Is “excellence” really the most efficient metric for distributing the resources available to the world’s scientists, teachers, and scholars? Does “excellence” live up to the expectations that academic communities place upon it? Is “excellence” excellent? And are we being excellent to each other in using it?
During the panel today on Journals in the digital age: penser de nouveaux modèles de publication en sciences humaines at CSDH-SCHN 2020 someone linked to an essay on “Excellence R Us”: university research and the fetishisation of excellence in Palgrave Communications (2017). The essay does what should have been done some time ago, it questions the excellence of “excellence” as a value for everything in universities. The very overuse of “excellence” has devalued the concept. Surely much of what we do these days is “good enough” especially as our budgets are cut and cut.
The article has three major parts:
- Rhetoric of excellence – it looks at how there is little consensus around what excellence between disciplines. Within disciplines it is negotiated and can become conservative.
- Is “excellence” good for research – the second section argues that there is little correlation between forms of excellence review and long term metrics. They go on to outline some of the unfortunate side-effects of the push for excellence; how it can distort research and funding by promoting competition rather than collaboration. They also talk about how excellence disincentivizes replication – who wants to bother with replication if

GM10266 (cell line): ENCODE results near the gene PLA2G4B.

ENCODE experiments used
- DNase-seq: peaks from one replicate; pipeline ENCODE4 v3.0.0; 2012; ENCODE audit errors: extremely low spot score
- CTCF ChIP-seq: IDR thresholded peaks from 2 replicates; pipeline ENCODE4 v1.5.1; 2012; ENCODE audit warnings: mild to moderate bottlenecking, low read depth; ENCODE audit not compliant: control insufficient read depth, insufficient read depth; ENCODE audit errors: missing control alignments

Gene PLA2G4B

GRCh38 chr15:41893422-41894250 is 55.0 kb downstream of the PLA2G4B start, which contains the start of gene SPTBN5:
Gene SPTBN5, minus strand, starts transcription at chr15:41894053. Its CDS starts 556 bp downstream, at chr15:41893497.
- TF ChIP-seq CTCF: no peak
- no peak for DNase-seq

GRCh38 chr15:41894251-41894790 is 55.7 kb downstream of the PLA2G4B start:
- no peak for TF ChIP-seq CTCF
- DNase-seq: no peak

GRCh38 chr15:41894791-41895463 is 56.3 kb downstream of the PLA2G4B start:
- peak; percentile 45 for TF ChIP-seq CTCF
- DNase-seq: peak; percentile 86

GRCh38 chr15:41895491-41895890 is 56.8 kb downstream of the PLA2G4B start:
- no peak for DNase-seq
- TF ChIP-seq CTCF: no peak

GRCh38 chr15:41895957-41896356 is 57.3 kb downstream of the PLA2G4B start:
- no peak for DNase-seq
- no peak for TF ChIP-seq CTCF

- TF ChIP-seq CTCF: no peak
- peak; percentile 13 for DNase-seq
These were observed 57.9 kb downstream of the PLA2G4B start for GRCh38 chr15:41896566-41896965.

- Alternative narratives – the third section looks at alternative ways of distributing funding. They discuss looking at “soundness” and “capacity” as an alternatives to the winner-takes-all of excellence.
So much more could and should be addressed on this subject. I have often wondered about the effect of the success rates in grant programmes (percentage of applicants funded). When the success rate gets really low, as it is with many NEH programmes, it almost becomes a waste of time to apply and superstitions about success abound. SSHRC has healthier success rates that generally ensure that most researchers gets funded if they persist and rework their proposals.
Hypercompetition in turn leads to greater (we might even say more shameless …) attempts to perform this “excellence”, driving a circular conservatism and reification of existing power structures while harming rather than improving the qualities of the underlying activity.
Ultimately the “adjunctification” of the university, where few faculty get tenure, also leads to hypercompetition and an impoverished research environment. Getting tenure could end up being the most prestigious (and fundamental) of grants – the grant of a research career.